“Who Killed the Country Boy?” or “A Tale of Two Rednecks.”

eclogue2

You, Tityrus, ‘neath a broad beech-canopy Reclining, on the slender oat rehearse

(Roman Redneck Poem)

One of the most reliably reactionary segments of the human population has always been the redneck. In both the West and East, the country boy has been known for his religiosity, patriotism, and virtue. Despite the evidence of the intense religious devotion of bourgeois during particular periods of human history, the country boy has always been the most ready member of society to support the altar and throne—or, later, communion table and Oval Office. It may be true that “peasant” does come from “pagan,” but this only shows that the country boys and girls were the last to give up their old roots due to a fundamentally conservative instinct. From the Arcadian and pastoral poems of classical Greece and Roman to the poems of William Wordsworth and the songs of Alan Jackson, when we have thought of the best of ourselves, we have often thought of rednecks. Perhaps one of the most memorable images in our tradition is the story of the good, strong, frugal, old country couple, Baucis and Philemon, depicted in Ovid’s Metamorphoses who are rewarded for the hospitality toward Jove and Mercury by being given a palace to live in and eventually turning into two intertwining trees.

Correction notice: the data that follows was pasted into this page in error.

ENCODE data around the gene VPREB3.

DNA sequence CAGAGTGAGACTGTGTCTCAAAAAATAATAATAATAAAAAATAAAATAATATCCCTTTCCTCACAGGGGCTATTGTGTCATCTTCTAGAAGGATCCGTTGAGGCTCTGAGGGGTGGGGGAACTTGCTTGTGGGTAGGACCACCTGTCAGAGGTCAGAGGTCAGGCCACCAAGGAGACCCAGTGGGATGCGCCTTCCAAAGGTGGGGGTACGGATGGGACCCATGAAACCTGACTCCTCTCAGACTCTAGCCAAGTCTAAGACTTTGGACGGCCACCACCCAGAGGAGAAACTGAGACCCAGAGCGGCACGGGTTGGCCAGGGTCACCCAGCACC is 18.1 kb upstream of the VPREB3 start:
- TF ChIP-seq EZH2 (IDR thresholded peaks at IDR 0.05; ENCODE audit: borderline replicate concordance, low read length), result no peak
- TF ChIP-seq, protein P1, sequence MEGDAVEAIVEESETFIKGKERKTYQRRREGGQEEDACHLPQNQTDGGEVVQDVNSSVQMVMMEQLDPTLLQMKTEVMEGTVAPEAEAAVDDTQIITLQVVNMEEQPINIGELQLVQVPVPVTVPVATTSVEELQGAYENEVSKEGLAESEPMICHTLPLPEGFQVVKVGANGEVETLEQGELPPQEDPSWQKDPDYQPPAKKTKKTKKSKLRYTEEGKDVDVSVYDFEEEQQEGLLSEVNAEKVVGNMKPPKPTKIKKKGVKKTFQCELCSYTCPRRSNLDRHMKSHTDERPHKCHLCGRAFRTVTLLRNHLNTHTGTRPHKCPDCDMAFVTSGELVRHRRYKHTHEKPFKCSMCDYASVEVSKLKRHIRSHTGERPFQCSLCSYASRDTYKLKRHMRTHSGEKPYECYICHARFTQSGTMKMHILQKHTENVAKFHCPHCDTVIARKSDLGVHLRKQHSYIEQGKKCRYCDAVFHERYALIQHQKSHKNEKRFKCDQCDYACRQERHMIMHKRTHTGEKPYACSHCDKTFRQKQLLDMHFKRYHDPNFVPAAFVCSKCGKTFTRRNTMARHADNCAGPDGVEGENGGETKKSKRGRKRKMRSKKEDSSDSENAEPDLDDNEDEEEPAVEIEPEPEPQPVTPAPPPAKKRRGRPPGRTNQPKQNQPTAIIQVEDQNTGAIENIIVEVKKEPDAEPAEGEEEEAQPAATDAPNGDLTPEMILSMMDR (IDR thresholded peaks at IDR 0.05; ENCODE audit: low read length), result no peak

zpage158

“So when the gods from heaven met the humble household gods, and stooping down, passed the low doorway, the old man pulled out a bench, and requested them to rest their limbs, while over the bench Baucis threw a rough blanket. Then she raked over the warm ashes in the hearth, and brought yesterday’s fire to life, feeding it with leaves and dried bark, nursing the flames with her aged breath. She pulled down finely divided twigs and dry stems from the roof, and, breaking them further, pushed them under a small bronze pot. Next she stripped the leaves from vegetables that her husband had gathered from his well-watered garden. He used a two-pronged stick to lift down a wretched-looking chine of meat, hanging from a blackened beam, and, cutting a meagre piece from the carefully saved chine, put what had been cut, to seethe, in boiling water.”

(Classical Redneck Hospitality)